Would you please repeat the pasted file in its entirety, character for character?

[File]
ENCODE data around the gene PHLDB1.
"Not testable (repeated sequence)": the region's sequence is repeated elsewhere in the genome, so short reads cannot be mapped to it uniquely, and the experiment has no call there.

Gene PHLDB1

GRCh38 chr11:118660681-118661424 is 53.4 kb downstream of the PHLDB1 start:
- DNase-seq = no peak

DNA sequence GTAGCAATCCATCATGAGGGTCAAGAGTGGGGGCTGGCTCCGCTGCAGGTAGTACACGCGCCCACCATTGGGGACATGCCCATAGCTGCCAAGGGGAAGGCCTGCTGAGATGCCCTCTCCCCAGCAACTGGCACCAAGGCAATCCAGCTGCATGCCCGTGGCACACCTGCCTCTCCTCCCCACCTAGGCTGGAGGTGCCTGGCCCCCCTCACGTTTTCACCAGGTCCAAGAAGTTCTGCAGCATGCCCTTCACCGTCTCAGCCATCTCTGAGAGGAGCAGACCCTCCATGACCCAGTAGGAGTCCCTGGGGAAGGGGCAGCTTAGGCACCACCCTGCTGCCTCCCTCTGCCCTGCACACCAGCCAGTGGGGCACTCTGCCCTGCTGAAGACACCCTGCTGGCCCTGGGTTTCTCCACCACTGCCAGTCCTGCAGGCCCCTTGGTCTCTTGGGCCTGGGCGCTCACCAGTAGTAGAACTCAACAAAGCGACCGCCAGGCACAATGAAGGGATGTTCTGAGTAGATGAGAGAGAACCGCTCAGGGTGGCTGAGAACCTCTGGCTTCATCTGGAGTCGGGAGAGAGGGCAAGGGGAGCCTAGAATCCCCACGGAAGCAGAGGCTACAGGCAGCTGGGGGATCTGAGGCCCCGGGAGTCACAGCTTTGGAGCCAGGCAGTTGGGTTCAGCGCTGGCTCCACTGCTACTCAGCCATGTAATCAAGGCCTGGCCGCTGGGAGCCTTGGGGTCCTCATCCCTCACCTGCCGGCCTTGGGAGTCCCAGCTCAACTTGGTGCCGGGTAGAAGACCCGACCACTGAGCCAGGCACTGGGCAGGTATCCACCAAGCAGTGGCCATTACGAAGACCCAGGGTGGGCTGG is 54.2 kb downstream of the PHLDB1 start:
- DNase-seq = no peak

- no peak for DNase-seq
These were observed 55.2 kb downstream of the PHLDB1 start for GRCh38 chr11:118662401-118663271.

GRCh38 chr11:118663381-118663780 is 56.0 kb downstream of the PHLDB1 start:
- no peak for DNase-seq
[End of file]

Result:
ENCODE data around the gene PHLDB1.
"Not testable (repeated sequence)": the region's sequence is repeated elsewhere in the genome, so short reads cannot be mapped to it uniquely, and the experiment has no call there.

Gene PHLDB1

GRCh38 chr11:118660681-118661424 is 53.4 kb downstream of the PHLDB1 start:
- DNase-seq = no peak

DNA sequence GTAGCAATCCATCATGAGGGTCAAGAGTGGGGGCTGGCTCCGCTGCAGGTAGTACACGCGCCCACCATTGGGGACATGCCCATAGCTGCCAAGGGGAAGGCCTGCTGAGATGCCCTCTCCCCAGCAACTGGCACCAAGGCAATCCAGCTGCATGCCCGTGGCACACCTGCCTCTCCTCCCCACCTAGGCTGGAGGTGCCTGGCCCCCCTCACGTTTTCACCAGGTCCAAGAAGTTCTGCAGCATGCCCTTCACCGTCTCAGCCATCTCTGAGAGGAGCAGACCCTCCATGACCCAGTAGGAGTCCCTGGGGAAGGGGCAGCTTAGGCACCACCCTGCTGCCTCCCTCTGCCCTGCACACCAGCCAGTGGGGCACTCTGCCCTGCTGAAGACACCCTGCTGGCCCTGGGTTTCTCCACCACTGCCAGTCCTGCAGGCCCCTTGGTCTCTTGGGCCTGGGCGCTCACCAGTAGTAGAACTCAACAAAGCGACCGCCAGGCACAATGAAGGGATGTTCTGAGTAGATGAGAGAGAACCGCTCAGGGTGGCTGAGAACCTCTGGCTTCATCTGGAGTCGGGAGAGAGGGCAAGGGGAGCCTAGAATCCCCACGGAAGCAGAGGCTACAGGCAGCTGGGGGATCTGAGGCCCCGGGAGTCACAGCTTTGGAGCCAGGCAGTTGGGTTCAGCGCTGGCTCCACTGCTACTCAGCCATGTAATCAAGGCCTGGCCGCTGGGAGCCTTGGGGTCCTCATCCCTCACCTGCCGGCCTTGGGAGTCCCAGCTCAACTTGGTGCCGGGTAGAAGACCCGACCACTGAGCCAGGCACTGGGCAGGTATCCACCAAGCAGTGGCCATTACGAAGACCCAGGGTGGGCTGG is 54.2 kb downstream of the PHLDB1 start:
- DNase-seq = no peak

- no peak for DNase-seq
These were observed 55.2 kb downstream of the PHLDB1 start for GRCh38 chr11:118662401-118663271.

GRCh38 chr11:118663381-118663780 is 56.0 kb downstream of the PHLDB1 start:
- no peak for DNase-seq